When hurlers and Gaelic footballers describe their ultimate ambition, they often use a simple shorthand: ‘a Celtic cross’. Since the late-nineteenth century, the Gaelic Athletic Association has used a high cross for its logo and for All-Ireland medals. The modern use of the cross as a symbol of Irish achievement dates to at least the 1853 Irish Industrial Exhibition, in Dublin, which displayed high crosses as ‘fine monuments of the artistic skill and devoted piety of our Celtic ancestors’.
The crosses are so deeply embedded in the Irish imagination that it seems almost sacrilegious to ask why they were made in the first place. There was no native tradition of building in cut stone, so the appearance of high crosses in the eighth century was a major cultural innovation. So, as we have seen, was the idea of depicting, in a relatively realistic way, human subjects and stories. The crosses are not widely evident beyond Ireland and Irish-influenced Scotland. They required a huge investment of skill and resources and, as art historian Roger Stalley has put it, ‘it is hard to believe they were undertaken for purely altruistic or religious motives’. Yet they were erected on a very large scale: about 300 of them survive, of which 100 are decorated with carved images.
The crosses undoubtedly served as gathering places for prayers for monks and pilgrims, but their scale and complexity far exceed this basic function. This cross, from Monasterboice in Co. Louth, is almost seven metres tall, and every available face is covered with elaborate carvings of a dazzling variety of scenes. The east face alone has Christ saving Peter from the water; Joshua; St Anthony tempted by demons; St Paul and St Anthony killing a devil; an angel shielding three children in the fiery furnace; and images of Elijah, Moses, Abraham and Isaac, David and Goliath, and David (again) killing a lion.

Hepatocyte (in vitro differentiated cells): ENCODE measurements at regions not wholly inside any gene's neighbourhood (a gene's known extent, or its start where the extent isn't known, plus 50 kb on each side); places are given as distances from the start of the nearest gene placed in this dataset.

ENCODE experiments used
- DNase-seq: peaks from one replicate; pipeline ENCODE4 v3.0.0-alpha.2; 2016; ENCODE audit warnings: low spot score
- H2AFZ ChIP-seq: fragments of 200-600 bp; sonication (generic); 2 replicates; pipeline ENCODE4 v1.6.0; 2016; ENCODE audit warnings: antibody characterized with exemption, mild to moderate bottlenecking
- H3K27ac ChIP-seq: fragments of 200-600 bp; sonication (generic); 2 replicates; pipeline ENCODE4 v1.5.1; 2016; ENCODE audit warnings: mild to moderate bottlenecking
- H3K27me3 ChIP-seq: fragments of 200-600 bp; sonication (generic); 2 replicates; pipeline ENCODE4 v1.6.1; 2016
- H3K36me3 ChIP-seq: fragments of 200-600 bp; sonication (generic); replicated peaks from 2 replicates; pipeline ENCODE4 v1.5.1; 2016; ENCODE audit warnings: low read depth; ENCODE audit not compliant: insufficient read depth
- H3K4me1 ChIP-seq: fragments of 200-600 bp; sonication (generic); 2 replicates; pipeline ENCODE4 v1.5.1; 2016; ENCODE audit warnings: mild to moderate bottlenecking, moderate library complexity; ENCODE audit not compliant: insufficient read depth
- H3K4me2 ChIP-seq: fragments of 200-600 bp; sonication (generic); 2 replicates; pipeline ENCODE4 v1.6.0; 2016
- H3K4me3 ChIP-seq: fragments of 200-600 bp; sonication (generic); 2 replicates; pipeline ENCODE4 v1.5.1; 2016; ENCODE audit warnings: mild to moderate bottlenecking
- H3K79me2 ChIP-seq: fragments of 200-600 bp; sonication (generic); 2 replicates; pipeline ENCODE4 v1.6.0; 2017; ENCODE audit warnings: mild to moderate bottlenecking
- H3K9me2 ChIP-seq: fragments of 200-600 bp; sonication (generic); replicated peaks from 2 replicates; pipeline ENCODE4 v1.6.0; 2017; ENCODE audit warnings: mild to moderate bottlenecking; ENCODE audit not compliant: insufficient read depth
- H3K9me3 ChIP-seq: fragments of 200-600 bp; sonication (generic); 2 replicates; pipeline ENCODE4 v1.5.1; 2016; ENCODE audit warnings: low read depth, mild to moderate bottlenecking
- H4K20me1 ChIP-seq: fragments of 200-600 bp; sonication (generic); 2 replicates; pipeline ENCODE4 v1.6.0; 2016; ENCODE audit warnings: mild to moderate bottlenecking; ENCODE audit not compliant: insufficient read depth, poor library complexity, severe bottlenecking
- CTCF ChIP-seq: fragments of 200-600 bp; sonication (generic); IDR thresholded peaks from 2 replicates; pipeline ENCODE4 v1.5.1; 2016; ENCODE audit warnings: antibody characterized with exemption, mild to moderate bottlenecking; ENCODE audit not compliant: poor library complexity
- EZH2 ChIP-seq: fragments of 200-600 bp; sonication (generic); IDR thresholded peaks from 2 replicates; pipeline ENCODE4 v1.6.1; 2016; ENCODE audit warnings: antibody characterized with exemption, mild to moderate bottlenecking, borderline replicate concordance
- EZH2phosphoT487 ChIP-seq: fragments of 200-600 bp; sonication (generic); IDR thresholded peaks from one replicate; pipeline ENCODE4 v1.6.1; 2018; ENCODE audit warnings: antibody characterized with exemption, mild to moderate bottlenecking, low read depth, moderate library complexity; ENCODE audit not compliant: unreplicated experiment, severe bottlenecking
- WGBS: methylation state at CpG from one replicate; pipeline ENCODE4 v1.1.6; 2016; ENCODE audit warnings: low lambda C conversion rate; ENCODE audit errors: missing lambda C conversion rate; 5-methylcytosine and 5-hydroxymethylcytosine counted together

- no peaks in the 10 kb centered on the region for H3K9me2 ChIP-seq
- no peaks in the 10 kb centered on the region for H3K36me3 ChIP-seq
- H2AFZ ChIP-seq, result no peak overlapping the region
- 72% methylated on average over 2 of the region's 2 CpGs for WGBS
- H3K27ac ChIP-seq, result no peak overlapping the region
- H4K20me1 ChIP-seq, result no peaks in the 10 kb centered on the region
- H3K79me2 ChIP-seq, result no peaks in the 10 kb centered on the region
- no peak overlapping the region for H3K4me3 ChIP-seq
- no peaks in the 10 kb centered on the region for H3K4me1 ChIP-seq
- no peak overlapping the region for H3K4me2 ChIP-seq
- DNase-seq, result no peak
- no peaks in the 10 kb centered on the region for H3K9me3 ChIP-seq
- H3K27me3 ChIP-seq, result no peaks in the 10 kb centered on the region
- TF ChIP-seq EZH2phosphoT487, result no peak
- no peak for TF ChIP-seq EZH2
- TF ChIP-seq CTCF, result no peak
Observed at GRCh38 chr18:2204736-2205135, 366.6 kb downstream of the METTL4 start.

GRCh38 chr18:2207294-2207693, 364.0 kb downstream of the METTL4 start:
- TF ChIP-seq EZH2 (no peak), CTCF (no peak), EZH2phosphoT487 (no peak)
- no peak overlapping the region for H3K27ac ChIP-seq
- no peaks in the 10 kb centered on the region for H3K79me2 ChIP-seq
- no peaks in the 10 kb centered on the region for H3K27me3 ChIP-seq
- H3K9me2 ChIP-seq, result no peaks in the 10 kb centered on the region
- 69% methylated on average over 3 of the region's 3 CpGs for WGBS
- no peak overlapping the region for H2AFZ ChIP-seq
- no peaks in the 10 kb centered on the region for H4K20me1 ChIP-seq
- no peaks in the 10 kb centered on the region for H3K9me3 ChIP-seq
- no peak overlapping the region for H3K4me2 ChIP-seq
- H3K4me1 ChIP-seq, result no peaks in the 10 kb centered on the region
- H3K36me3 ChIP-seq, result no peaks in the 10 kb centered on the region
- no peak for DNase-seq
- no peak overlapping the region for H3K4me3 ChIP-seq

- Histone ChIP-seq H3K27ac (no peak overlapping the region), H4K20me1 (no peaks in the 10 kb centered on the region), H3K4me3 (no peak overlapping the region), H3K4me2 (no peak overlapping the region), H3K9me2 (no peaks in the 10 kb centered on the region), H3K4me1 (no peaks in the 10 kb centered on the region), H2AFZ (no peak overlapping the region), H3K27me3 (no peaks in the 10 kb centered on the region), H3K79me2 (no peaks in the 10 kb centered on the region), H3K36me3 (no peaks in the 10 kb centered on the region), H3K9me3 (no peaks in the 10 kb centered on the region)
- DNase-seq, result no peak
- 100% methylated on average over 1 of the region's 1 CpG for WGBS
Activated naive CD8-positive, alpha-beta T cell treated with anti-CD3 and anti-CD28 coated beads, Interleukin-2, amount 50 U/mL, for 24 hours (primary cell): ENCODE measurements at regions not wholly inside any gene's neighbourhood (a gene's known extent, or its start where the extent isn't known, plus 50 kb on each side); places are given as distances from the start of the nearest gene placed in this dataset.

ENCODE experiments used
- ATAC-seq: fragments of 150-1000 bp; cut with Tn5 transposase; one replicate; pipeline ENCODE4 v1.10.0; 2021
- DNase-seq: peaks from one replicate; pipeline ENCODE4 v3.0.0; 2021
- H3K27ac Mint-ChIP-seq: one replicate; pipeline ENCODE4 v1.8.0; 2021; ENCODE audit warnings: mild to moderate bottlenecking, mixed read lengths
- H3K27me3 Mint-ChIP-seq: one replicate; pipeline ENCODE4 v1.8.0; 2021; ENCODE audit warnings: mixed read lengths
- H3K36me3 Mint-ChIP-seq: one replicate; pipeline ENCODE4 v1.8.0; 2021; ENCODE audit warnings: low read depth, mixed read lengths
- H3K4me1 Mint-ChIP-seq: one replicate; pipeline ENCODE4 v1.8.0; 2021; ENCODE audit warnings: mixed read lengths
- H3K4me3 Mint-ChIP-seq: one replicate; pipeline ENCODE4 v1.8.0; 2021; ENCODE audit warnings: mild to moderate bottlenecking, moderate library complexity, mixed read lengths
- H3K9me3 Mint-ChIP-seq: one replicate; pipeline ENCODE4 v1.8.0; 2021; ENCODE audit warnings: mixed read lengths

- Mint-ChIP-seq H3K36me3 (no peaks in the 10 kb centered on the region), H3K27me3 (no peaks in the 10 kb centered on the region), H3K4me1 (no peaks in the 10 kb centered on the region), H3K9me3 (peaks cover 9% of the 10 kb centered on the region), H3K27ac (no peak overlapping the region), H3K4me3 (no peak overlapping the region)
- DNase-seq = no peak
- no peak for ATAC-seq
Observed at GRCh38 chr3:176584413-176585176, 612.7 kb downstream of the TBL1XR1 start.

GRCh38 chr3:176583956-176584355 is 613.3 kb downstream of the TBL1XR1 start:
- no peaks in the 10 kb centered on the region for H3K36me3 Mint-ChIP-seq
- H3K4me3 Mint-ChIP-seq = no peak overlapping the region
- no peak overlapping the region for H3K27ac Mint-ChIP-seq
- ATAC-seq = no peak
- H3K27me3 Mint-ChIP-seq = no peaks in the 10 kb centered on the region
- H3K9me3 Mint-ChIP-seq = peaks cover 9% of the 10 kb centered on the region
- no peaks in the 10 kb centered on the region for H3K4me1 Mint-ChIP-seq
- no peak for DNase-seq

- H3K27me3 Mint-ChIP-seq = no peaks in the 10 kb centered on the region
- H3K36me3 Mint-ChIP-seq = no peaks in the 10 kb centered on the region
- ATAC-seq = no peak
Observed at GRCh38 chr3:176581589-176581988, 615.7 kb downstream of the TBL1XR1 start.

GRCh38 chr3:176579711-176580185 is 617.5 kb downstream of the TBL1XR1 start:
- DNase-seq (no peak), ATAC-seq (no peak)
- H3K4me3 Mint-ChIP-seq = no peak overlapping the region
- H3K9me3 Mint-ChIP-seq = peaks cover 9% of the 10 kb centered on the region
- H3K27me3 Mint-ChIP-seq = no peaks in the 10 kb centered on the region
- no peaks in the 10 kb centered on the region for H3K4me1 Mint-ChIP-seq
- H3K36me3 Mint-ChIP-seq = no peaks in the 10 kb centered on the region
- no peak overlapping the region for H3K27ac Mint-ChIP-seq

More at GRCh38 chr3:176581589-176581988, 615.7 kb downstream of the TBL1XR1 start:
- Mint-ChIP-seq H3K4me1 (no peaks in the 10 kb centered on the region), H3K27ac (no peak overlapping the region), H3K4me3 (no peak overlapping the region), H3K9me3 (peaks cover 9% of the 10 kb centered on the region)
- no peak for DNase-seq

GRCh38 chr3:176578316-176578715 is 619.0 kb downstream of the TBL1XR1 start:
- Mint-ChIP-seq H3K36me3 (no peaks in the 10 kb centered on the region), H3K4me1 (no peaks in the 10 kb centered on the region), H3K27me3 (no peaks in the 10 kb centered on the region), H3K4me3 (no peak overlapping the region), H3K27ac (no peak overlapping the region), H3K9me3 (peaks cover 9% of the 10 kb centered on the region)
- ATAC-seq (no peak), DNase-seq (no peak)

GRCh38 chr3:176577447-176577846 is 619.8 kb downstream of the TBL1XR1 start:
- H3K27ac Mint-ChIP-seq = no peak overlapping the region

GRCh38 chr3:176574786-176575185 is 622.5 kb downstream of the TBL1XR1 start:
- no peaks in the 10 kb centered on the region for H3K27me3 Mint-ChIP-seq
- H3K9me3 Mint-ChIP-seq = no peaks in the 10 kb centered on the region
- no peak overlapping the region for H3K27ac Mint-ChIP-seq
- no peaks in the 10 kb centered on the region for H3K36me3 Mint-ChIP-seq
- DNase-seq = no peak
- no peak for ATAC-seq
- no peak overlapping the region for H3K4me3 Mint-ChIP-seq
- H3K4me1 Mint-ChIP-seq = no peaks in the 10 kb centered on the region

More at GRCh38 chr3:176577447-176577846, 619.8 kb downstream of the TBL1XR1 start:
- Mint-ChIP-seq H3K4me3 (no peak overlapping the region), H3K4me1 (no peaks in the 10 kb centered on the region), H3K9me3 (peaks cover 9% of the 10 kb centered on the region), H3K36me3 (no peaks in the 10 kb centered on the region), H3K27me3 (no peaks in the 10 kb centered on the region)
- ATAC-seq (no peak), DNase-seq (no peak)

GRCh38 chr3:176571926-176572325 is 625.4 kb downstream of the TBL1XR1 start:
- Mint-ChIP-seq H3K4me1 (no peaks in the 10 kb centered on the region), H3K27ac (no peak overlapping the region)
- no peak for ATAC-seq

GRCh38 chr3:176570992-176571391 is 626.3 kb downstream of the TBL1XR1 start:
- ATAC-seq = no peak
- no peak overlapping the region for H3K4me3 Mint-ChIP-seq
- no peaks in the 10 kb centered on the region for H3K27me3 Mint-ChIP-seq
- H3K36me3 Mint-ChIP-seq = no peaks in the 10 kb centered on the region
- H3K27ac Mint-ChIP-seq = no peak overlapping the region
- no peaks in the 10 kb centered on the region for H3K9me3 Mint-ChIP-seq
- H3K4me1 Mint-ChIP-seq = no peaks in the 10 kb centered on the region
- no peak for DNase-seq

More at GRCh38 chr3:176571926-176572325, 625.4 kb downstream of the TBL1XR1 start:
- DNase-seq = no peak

Some crosses are inscribed with the names of kings or abbots, suggesting that they acted as potent symbols of the power and status of these dignitaries. Part of their function is to claim territory and mark boundaries. It is striking in this regard that the crosses are highly individual, with distinctive styles associated with different regions. The basic form is common to them all: a pyramidal base, a rectangular shaft culminating in a capstone and a large circle enclosing the arms of the cross. This circle may be intended to represent a halo around the figure of Christ, but it can also be seen as a cosmic symbol, in the manner of older Irish traditions of representations of the sun.
One way of looking at the crosses is that they represent a new assertion of biblical Christianity in the face of a new pagan threat. By the time the cross-builders were at their most active, that threat was all too real.